• Gotcha

      • Staring at screen. Still don’t get the joke. 😉

      • Just because something isn’t standard practice doesn’t mean it’s not easy to understand.

        Remote Sensing made a number of mistakes here. First, even accepting a paper outside of the journal’s expertise was a mistake. Then they likely accepted Spencer’s suggested peer reviewers – mistake #2, since those reviewers did an exceptionally poor job and were likely biased. Then the journal published the paper despite the fact that it contained numerous major (and minor) errors.

        Considering these major mistakes made/allowed by the editor, I think it’s easy to see why he resigned. That it’s not “standard practice” is beside the point. He acknowledged that he had done his job poorly, and he quit. I find it refreshing that he was willing to both admit his mistakes and assume responsibility for them.

      • Ugh, sorry.

        I meant “Gotcha” as in “I understand”. I realized how it might be miscontrued after I hit post. I failed in translating Brandonese to written form.

      • It doesn’t look outside of the journal’s expertise… Remote Sensing, satelites (wow, it’s in their logo!), climate (other climate papers are published there as well). Seems like a reasonable fit to me. [sarcasm]Oh wait, it’s a skeptical paper! No peer review journal should even be sniffing that! It’s out of scope for EVERYONE. I get it now. [/sarcasm]

        So if reviewers do a poor job it invalidates the paper. Could it be you have a process problem in peer review science? What if all reviewers do a poor job, and you only caught this one cause you don’t like it and it received extra post-publication criticism and attention? *shock and horror* And guys like you wonder why I put a big question mark on the whole thing…

        So, he “did his job poorly” and now he must commit seppuku but no actual transgressions are cited anywhere I can find. His only crime was not realizing how terribly against the grain the paper was. His crime was political. He even went the extra mile to state everything was done in accordance to procedure. You don’t fire men over procedural issues, you change your process and procedures and teach the corrected ones. Resigning doesn’t help this issue in the slightest and only serves in an attempt to redirect attention unduely.

      • Hi Brandon,

        I don’t think it was necessary for Wagner to resign, but I think he felt he had to, given the big media bubble the paper had caused. I am an Associate Editor for two journals, and I can totally imagine how something like this might have happened.

        I think Remote Sensing is off-topic, though. A journal like that might publish an article about how to use a satellite to extract some kind of data, but it probably wouldn’t normally publish a paper where they simply use remotely sensed data to evaluate climate models. That’s a very specialized topic! However, it’s a new journal, so they have probably been in the process of trying to define what their scope is, so maybe this was sort of a borderline case.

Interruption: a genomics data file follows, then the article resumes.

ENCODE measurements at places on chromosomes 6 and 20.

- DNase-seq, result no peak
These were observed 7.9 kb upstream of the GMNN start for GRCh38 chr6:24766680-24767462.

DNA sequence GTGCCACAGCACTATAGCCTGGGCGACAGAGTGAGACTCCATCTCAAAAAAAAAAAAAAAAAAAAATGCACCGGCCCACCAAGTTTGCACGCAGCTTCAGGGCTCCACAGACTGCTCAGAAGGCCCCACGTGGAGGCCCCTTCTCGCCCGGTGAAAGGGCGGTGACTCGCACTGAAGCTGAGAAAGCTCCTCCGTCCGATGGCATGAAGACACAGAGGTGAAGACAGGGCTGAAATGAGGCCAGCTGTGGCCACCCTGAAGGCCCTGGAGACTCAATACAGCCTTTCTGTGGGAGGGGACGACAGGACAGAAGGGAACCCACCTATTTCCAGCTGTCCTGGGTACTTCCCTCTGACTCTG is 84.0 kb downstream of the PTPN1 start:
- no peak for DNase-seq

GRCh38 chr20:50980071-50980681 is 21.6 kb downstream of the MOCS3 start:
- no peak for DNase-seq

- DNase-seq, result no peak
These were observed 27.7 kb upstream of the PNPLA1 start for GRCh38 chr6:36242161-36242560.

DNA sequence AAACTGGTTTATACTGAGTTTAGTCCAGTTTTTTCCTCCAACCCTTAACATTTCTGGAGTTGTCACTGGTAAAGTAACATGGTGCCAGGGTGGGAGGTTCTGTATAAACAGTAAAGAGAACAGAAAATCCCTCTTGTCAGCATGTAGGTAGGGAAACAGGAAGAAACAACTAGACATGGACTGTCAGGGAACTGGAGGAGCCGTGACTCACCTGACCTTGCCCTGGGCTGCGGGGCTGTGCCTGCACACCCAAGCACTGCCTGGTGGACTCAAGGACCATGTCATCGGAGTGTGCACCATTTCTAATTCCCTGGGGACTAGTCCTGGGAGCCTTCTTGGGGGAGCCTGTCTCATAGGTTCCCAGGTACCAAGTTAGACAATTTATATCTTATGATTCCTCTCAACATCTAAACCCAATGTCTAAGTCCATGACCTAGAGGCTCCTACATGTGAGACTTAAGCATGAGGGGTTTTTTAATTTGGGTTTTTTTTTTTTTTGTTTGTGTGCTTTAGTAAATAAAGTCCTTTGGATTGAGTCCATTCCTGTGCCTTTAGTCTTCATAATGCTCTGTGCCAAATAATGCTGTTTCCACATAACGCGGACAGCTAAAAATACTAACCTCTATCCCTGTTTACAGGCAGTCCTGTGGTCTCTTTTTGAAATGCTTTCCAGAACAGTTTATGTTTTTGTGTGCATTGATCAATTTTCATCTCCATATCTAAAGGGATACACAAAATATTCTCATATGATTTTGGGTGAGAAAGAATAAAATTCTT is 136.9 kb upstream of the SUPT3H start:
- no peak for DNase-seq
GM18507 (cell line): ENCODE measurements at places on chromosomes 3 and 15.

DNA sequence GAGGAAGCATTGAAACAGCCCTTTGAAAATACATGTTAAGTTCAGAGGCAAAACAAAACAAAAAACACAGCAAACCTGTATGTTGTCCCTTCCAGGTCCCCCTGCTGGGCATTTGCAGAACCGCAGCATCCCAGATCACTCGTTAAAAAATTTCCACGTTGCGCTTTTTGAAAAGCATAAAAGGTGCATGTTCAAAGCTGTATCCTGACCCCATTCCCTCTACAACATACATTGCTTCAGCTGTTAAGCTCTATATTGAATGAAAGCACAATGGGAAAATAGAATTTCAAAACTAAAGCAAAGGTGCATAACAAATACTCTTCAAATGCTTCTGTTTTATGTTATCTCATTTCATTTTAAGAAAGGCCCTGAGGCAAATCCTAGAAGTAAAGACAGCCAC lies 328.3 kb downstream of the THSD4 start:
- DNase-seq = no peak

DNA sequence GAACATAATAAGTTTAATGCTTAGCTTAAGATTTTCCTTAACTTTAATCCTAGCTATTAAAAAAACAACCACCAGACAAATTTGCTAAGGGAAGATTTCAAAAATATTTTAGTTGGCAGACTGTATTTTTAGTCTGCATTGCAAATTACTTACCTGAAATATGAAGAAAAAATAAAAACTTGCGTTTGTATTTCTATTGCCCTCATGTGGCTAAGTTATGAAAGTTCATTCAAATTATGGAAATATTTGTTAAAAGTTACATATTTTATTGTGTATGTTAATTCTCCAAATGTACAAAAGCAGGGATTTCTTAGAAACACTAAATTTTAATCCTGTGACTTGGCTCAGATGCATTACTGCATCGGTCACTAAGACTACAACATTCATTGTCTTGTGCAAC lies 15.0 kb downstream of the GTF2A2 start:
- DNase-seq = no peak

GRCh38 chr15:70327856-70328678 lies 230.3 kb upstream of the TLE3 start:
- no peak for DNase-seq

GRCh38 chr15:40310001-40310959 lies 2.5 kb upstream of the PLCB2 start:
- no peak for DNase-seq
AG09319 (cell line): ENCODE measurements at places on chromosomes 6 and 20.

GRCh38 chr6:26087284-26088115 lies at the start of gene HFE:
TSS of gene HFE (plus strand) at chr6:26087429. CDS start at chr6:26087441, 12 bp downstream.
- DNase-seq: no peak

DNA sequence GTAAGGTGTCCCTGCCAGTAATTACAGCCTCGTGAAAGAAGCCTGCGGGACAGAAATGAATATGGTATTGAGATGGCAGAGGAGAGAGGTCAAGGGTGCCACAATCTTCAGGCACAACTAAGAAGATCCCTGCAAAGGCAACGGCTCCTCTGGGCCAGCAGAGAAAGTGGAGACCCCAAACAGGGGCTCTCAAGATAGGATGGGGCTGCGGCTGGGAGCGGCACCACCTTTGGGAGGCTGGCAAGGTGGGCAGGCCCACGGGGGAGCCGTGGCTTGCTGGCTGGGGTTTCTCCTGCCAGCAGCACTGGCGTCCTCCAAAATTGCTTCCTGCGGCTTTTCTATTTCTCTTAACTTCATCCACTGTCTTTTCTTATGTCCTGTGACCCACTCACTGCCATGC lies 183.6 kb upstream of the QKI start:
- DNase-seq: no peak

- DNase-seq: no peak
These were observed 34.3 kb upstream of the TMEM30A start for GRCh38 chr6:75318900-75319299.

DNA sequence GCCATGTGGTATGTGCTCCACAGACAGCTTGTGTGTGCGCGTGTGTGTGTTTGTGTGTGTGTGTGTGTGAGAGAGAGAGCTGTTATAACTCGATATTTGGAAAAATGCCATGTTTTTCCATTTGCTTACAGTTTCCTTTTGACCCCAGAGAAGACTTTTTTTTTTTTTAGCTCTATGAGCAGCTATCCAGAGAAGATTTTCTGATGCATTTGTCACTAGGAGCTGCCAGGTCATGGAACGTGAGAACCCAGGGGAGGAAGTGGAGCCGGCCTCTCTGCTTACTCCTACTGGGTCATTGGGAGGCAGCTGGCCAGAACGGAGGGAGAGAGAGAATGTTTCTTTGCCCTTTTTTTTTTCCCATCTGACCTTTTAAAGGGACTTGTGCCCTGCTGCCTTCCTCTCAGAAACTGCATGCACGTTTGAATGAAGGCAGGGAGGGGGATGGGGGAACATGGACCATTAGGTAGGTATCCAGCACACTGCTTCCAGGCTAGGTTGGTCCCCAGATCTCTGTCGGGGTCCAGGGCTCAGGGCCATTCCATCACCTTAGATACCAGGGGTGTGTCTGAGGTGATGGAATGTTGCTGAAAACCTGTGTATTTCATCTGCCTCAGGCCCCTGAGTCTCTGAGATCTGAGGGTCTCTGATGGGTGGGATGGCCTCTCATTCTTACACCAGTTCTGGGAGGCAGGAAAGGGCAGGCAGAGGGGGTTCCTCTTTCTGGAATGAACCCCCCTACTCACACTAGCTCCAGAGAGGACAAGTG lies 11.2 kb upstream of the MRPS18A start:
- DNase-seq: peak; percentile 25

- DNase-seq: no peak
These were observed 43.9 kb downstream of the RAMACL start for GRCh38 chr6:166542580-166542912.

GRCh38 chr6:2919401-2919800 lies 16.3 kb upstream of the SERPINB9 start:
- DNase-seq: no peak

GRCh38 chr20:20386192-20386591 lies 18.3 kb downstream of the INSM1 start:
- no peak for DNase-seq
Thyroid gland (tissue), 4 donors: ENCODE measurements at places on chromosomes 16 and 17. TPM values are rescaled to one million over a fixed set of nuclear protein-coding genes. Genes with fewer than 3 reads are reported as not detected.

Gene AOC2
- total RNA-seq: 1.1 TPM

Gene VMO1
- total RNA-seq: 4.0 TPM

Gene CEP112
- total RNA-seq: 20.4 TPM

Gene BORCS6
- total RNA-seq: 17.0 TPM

6. Time to start playing whack-a-mole again Barry. Spencer seems determined to misunderstand Dessler (2011) and evade the critique directed at him. For example, he is still feigning “confusion” as to why it was a frowned upon that he left out those models which best simulated the ENSO cycle, and he is still harping on about climate sensitivity, when that is not the point and not the criterion that one should have been used to identify the “best” models for these data and the study period in question. He also does not explain why he selected those observations which further exaggerated the difference between observations and models.

    Perhaps he should have taken more time to think carefully before he started typing his latest post….really, if this post marks the building blocks of his paper it is not going to make it through review, because from the very outset his reasoning is wrong.

    I’m sure his fan base and apologists for his scientific misconduct will be awed by his “brilliant” defense though.

    • Yes, ironically Spencer put his discussion about excluding 8 of the model runs in his section called “The Ugly”….but the “ugly” supposedly isn’t his cherrypicking, it’s that Dessler pointed out his cherrypicking. How dare he!?!? Spencer still fails to explain why he excluded those 8 model runs. His only excuse is that on average, the models don’t replicate the satellite data well.

      And of course he’s still blabbering about climate sensitivity, failing to grasp the main point that he’s not testing sensitivity in his paper, he’s testing ability to model ENSO. A one-track mind.

      • Dear Dana 1981,

        I was disappointed to to see your remarks about Roy Spencer “blabbering”, perhaps a slip and an oversight, as I do not believe you would intentionally use the basic prescription which perhaps demonstrates best, the very good correlation between people being basically rude and holding an unassailable belief in AGW, such as found for example on John Cook’s Skeptical Science. I don’t blame you nor criticise you for that, but would simply remind you that this blog has been remarkable for the civil exchanges between people of different views which is like a breath of fresh air.

        Would it not be better to attack the scientific aspects of Spencer’s work since I believe from your remarks that you would be capable of doing that and more importantly showing that there is another piece of emprical evidence besides the ubiquitous theoretical models, which demonstrate so “clearly” that increased carbon dioxide will cause and Enhanced Green House Effect – not just the green house effect to which it contributes already much to our satisfaction.

        Without CO2, the world would still be much warmer than 255 K – probably 279 K perhaps, because it has an atmosphere and water vapour. It may even be much warmer since carbon dioxide is the only gas which contributes to cooling by radiation from the air above the cloud level. Of course without CO2 there would be no life on earth so it wouldn’t matter what the temperature was!